Machine Design
Special Glasses Combat Color Blindness

Special Glasses Combat Color Blindness

Makers of new glasses say they enhance colors visible to color-blind individuals without compromising color accuracy.

On the left is a snapshot of Venice adjusted to resemble what a color-blind individual would see. On the right, the same snapshot is shown through an EnChroma lens. The lens brings out the reds and greens, making the image much more vibrant.

Researchers at EnChroma have developed glasses that are said to enhance the colors visible to color-blind individuals without compromising color accuracy. This is a boon for the color blind as there is no cure for the largely genetic disease that afflicts 1 in 12 men and 1 in 200 women worldwide. The glasses are designed for people with red-green color vision deficiency (CVD), the most common form of color blindness. It affects 80% of those with color blindness, or an estimated 300 million people.

Glasses from EnChroma help people with red-green color blindness see colors more accurately. They have no electronics or moving or moving parts and retail for $270 to $470.

To explain how the glasses work, a little information is needed on color vision. Each retina contains roughly 6 million cone cells, and they are divided into those that perceive red, green, and blue light. Output from all the cones undergoes a bit of neural signal pre-processing in the retina, creating three data streams that get sent to the brain’s visual cortex via the optic nerve. The first stream or channel determines brightness, which is the sum of the signals from the three types of cones (R+G+B). The second determines an image’s blue-yellowness by subtracting the red and green inputs from the blue (B-(G+R)). And the third determines the image’s green-redness by subtracting the green from the red inputs (R-G).

People with red-green CVD suffer from one of four conditions (see R-G CVD Table below). The most common, deutan and protan, involve a color shift, which is caused by an overly large overlap between wavelengths picked up by red and green cones. These overlaps create confusion For R-G CVD, blues are unaffected, while purples are because the green-redness channel cannot resolve the correct amount of red in purple. This makes purples look blue. The same problem affects contrasting red and green colors. The viewer has difficulty resolving either color and both appear brownish.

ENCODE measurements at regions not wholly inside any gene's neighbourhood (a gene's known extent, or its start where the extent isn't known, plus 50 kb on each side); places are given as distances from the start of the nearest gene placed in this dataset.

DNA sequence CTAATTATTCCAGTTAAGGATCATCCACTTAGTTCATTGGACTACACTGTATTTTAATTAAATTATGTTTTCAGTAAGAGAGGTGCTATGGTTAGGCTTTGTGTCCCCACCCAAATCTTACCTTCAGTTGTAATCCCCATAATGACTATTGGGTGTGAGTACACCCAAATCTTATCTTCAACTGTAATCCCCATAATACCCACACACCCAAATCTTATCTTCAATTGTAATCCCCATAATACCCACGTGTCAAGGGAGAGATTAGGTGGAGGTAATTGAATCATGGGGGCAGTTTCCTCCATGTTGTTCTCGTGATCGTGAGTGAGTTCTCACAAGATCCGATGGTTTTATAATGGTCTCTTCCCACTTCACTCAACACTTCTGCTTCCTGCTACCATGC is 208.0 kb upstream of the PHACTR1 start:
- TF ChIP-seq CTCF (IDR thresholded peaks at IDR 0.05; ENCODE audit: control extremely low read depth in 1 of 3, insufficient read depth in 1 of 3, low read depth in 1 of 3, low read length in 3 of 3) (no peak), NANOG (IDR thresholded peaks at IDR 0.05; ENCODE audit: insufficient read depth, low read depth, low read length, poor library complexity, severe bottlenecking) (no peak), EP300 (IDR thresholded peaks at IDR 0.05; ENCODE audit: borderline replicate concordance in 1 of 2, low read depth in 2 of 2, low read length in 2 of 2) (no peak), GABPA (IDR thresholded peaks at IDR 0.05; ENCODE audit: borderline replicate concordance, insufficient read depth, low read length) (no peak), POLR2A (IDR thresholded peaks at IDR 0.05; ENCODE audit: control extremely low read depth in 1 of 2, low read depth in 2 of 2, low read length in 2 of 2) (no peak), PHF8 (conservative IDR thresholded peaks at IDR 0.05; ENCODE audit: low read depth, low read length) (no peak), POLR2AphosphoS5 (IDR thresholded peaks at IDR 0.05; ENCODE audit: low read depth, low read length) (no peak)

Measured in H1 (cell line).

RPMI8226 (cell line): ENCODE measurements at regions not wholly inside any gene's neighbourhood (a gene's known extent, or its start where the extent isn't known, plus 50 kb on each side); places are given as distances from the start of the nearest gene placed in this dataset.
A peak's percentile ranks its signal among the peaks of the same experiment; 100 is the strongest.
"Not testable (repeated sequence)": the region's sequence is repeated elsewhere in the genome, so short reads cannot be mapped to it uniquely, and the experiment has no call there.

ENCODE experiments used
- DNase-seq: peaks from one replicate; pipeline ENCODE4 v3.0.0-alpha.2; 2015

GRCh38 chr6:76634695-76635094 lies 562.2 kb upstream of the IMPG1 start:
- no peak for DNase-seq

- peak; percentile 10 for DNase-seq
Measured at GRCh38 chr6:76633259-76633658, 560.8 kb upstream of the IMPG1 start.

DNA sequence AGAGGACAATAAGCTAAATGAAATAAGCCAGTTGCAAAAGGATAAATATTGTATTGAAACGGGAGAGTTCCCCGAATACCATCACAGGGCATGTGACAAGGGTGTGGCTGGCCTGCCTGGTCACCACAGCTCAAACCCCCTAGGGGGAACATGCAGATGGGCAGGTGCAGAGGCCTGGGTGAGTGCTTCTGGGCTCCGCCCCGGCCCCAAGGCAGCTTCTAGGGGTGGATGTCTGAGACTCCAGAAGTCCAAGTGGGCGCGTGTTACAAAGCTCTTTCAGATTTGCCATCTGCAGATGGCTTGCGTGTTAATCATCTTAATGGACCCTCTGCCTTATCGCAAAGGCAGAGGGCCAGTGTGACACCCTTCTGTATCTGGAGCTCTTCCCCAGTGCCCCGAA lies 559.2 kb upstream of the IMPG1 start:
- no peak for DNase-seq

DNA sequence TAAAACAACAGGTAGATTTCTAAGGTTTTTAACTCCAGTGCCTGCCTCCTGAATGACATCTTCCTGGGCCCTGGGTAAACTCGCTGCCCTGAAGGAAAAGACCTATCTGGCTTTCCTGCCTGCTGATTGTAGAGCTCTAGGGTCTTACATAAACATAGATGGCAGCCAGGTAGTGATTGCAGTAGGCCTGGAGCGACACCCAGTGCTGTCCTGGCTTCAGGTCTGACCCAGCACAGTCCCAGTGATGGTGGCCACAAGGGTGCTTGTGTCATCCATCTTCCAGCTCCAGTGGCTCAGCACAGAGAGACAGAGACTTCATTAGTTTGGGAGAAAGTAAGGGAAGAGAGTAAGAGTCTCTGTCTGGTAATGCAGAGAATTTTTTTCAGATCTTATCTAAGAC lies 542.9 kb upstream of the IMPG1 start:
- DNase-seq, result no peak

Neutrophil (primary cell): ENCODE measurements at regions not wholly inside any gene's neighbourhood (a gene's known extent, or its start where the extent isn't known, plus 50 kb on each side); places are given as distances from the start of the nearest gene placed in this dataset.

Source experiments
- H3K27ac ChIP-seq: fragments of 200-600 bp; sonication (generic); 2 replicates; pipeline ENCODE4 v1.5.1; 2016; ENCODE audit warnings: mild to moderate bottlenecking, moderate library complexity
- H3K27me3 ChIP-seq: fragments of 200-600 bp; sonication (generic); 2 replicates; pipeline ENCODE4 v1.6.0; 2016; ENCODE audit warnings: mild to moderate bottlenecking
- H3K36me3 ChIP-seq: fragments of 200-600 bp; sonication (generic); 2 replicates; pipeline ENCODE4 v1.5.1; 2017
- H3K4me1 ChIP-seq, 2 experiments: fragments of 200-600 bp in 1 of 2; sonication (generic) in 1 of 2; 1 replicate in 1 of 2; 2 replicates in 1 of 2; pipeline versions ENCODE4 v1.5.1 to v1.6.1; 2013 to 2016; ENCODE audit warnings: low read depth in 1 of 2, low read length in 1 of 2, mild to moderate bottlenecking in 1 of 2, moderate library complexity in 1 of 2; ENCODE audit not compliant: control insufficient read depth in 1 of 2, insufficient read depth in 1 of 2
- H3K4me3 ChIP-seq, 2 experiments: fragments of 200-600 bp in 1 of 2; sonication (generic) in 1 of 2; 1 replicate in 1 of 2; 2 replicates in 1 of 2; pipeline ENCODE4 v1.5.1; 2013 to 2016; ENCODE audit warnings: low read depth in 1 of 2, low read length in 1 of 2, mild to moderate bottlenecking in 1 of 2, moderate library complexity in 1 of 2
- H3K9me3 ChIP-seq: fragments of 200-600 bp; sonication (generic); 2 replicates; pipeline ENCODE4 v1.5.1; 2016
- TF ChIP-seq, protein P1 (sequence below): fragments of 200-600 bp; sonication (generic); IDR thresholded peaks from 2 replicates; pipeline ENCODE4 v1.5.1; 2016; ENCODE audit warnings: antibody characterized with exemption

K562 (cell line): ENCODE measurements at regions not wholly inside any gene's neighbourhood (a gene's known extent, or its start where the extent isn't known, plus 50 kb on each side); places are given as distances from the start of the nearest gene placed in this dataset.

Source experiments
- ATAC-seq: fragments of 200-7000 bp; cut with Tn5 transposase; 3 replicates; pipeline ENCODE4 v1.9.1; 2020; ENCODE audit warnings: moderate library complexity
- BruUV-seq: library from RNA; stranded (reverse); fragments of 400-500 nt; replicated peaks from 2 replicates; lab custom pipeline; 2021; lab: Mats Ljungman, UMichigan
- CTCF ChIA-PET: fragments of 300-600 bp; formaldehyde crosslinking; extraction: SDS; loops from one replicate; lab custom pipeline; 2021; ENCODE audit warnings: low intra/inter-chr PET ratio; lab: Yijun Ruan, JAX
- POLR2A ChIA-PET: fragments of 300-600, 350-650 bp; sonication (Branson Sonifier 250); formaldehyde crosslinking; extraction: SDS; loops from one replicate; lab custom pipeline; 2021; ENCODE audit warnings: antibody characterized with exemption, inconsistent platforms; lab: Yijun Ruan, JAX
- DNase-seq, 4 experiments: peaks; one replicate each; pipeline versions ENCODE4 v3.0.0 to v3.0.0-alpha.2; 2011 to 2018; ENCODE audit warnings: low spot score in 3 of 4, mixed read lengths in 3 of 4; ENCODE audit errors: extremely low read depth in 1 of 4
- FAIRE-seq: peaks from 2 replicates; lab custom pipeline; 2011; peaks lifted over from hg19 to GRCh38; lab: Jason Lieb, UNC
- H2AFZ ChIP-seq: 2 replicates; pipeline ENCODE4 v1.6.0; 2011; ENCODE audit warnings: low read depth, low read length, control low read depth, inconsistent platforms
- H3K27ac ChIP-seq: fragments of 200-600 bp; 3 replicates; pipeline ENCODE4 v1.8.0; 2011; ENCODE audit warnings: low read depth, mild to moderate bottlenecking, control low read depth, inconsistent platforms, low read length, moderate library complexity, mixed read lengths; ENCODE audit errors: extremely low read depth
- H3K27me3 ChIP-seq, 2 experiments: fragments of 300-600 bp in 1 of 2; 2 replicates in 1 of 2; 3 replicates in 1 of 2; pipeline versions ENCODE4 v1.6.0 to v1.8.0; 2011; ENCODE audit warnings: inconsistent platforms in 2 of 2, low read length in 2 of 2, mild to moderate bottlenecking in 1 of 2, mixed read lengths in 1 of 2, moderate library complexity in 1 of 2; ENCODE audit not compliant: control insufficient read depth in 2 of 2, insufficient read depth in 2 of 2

The EnChroma glasses use multi-notch filters to selectively block signals to the red and green cones. By filtering out signals to the cones at wavelengths where there is too much overlap—wavelengths in the greenish-yellow to yellow region—the summation of cone signals generates more correct values. So the glasses try to re-establish the correct balance between the red, green, and blue cones. This, in turn, triggers the dormant neural mechanisms and uses perceived differences between colors, but the glasses do not return 100% of a person’s color vision.

What the lenses are made of and how they are made is proprietary.

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